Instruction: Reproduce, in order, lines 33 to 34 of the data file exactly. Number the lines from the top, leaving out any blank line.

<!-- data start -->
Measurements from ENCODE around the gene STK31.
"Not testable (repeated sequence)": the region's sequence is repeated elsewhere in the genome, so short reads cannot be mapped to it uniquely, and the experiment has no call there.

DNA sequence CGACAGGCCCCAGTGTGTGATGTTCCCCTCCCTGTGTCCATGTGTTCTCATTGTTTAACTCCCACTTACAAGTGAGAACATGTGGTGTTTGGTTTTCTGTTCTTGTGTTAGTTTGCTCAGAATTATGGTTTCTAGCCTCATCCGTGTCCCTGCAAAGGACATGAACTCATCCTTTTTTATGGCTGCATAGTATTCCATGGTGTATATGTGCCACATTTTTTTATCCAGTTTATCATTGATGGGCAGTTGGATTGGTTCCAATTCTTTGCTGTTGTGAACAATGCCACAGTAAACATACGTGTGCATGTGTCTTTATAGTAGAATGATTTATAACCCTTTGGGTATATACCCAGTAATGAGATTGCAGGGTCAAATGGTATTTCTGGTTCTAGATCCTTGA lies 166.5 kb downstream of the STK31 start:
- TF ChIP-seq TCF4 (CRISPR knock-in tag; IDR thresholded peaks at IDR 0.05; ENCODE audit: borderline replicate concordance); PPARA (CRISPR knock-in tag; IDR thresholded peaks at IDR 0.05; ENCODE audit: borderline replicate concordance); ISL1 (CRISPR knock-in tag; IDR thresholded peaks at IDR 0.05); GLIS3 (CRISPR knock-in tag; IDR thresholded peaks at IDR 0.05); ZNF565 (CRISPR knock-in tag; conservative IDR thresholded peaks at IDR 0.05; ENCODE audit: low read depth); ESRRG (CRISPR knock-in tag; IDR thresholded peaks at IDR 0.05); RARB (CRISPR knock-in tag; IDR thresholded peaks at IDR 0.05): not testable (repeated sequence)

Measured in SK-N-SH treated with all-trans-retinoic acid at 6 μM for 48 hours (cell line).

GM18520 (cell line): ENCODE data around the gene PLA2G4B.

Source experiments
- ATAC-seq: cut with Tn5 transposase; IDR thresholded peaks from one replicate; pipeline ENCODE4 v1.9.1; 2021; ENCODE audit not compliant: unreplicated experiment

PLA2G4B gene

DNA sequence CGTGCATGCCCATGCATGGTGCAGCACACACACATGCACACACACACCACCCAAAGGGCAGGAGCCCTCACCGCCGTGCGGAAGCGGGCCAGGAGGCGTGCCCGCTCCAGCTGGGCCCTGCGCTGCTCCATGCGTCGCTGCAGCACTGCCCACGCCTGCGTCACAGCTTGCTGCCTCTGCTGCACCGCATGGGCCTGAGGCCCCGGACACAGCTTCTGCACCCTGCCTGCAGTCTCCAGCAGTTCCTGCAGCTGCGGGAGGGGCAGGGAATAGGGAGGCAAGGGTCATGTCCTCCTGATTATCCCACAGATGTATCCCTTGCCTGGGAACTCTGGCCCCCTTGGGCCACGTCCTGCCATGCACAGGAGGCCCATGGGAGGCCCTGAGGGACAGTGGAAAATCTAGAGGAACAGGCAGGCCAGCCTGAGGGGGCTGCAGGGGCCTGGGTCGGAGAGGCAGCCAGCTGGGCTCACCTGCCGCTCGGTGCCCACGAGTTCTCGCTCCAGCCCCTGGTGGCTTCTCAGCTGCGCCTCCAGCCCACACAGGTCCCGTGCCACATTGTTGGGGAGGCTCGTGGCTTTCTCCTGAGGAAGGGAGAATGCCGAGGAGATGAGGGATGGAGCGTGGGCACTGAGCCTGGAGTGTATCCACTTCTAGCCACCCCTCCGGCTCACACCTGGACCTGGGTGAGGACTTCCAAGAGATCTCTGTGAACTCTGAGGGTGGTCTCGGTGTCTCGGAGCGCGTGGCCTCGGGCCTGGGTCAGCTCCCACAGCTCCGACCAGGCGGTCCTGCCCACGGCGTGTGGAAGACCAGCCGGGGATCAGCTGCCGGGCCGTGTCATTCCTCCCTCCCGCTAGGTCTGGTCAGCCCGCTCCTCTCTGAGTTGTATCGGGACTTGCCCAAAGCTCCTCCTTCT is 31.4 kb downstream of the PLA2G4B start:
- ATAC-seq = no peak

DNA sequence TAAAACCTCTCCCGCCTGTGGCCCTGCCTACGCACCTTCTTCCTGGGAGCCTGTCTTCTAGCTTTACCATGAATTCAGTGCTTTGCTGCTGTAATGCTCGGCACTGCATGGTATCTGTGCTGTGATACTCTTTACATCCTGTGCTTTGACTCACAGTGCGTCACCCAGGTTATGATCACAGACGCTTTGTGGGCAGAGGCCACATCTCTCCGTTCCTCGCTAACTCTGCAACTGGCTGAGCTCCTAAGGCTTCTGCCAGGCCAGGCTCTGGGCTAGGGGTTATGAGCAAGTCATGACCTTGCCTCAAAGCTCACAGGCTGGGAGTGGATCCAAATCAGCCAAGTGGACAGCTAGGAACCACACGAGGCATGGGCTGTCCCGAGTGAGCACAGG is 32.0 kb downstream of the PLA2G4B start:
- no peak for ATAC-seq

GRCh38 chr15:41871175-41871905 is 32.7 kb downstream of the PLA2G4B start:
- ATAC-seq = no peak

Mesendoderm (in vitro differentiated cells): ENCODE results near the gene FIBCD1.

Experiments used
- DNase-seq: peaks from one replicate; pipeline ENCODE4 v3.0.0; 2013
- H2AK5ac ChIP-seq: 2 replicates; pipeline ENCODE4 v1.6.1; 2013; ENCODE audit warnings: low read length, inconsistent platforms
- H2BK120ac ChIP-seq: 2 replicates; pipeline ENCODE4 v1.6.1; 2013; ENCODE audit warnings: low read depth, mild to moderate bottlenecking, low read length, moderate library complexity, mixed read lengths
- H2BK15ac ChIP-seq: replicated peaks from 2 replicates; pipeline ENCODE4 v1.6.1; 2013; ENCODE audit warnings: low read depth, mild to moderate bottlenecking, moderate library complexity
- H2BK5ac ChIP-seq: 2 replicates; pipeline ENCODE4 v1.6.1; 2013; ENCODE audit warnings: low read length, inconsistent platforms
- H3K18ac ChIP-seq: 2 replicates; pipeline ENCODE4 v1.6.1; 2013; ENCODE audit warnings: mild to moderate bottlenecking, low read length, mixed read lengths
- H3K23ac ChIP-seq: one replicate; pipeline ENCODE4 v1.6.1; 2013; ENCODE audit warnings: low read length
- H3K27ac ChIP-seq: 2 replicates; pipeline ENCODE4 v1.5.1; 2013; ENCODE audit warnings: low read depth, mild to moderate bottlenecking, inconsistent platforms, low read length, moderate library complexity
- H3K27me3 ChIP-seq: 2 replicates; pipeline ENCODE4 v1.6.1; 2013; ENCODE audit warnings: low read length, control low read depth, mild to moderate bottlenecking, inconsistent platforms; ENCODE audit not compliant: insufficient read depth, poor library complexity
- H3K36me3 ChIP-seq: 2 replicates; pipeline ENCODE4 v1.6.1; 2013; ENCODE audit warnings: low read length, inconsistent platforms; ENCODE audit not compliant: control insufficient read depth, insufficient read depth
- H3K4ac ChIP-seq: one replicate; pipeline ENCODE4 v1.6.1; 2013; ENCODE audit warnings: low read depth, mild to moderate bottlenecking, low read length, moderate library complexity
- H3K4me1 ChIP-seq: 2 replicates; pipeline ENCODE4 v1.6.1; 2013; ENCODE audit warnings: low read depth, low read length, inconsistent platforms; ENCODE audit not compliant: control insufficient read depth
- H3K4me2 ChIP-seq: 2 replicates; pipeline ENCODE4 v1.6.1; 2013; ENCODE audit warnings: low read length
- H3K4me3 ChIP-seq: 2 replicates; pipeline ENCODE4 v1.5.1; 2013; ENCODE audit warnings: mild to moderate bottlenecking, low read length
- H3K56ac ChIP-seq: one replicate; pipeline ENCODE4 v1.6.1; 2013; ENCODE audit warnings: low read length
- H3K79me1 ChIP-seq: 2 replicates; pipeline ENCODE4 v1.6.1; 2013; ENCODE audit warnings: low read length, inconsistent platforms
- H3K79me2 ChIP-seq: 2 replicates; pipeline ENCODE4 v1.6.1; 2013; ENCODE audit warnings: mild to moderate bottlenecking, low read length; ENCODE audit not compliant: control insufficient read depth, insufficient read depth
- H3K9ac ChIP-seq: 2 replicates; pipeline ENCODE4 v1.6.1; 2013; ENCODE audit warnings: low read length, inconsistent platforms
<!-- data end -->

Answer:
- H3K79me1 ChIP-seq: 2 replicates; pipeline ENCODE4 v1.6.1; 2013; ENCODE audit warnings: low read length, inconsistent platforms
- H3K79me2 ChIP-seq: 2 replicates; pipeline ENCODE4 v1.6.1; 2013; ENCODE audit warnings: mild to moderate bottlenecking, low read length; ENCODE audit not compliant: control insufficient read depth, insufficient read depth